e I have seen her," she said.
"Yes," answered Jeanne in a little doubt; "but Paris is a long way off."
"Yes," said Mère Giraud; "but it appears that all at once I realize how long it is since I have seen my child. I am getting old, you see. I was not very young when she was born, and, as one grows older, one becomes more uneasy and obstinate in one's fancies. This morning I feel that I must see my Laure. My heart yearns for her, and"--hastily--"she will undoubtedly be rejoiced to see me. She has often said that she wished she might lay her head upon my breast again."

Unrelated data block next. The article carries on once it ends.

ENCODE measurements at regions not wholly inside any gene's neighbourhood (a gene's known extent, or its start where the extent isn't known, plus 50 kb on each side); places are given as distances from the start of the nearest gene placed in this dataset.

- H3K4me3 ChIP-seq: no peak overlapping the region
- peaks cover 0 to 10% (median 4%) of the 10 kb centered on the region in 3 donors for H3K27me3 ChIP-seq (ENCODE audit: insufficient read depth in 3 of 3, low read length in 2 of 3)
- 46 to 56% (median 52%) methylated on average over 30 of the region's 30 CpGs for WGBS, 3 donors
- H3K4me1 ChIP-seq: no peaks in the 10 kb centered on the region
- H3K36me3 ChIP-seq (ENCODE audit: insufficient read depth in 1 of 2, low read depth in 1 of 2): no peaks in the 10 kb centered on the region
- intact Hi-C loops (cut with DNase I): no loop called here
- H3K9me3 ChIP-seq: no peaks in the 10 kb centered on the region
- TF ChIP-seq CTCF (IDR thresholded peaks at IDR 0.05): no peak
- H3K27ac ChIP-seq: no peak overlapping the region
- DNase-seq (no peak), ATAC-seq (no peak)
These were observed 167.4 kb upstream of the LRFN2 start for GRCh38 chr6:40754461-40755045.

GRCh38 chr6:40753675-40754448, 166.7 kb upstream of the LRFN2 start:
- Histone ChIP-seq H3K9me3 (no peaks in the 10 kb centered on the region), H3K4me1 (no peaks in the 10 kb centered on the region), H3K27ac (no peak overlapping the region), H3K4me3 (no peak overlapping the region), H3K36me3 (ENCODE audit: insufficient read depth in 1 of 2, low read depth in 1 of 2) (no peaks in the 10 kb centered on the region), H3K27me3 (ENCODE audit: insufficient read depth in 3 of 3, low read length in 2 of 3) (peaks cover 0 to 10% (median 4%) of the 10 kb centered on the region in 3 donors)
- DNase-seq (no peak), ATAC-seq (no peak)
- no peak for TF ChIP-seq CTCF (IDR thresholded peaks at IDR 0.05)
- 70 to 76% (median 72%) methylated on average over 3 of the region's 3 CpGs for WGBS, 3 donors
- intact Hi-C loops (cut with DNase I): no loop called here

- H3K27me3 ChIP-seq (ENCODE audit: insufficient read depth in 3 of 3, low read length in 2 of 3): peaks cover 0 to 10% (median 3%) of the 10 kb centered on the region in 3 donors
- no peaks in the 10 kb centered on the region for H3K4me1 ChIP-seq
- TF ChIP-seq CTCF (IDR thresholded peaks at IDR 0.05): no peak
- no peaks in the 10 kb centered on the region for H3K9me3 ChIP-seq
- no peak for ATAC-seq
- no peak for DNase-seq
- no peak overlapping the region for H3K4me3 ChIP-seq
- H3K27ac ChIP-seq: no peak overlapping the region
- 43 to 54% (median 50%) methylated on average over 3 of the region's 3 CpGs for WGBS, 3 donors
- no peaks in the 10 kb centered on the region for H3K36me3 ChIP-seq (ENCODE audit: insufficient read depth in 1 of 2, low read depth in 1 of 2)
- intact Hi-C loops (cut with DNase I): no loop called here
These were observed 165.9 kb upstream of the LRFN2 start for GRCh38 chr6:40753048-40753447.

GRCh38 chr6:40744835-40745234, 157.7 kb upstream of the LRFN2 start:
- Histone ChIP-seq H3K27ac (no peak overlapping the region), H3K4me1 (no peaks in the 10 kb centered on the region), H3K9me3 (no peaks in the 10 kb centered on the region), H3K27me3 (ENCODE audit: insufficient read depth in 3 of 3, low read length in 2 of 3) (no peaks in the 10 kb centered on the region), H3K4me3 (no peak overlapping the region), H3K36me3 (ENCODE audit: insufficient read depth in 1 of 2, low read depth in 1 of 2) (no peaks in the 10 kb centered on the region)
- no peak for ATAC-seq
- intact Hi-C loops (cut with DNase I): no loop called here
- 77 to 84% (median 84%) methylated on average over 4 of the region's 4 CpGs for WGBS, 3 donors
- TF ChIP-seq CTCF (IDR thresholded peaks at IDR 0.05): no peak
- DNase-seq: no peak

It seemed that she was resolved upon the journey. She was in a singular, uneasy mood, and restless beyond measure. She who had never been twenty miles from St. Croix had made up her mind to leave it at once and confront all the terrors of a journey to Paris,--for there were terrors in such a journey to the mind of a simple peasant who had so far traveled but in one groove. She would not even wait to consult Monsieu
A lovely young woman writes from Paris of her marriage to a wealthy man, but her proud mother becomes uneasy. Subtly told but predictable.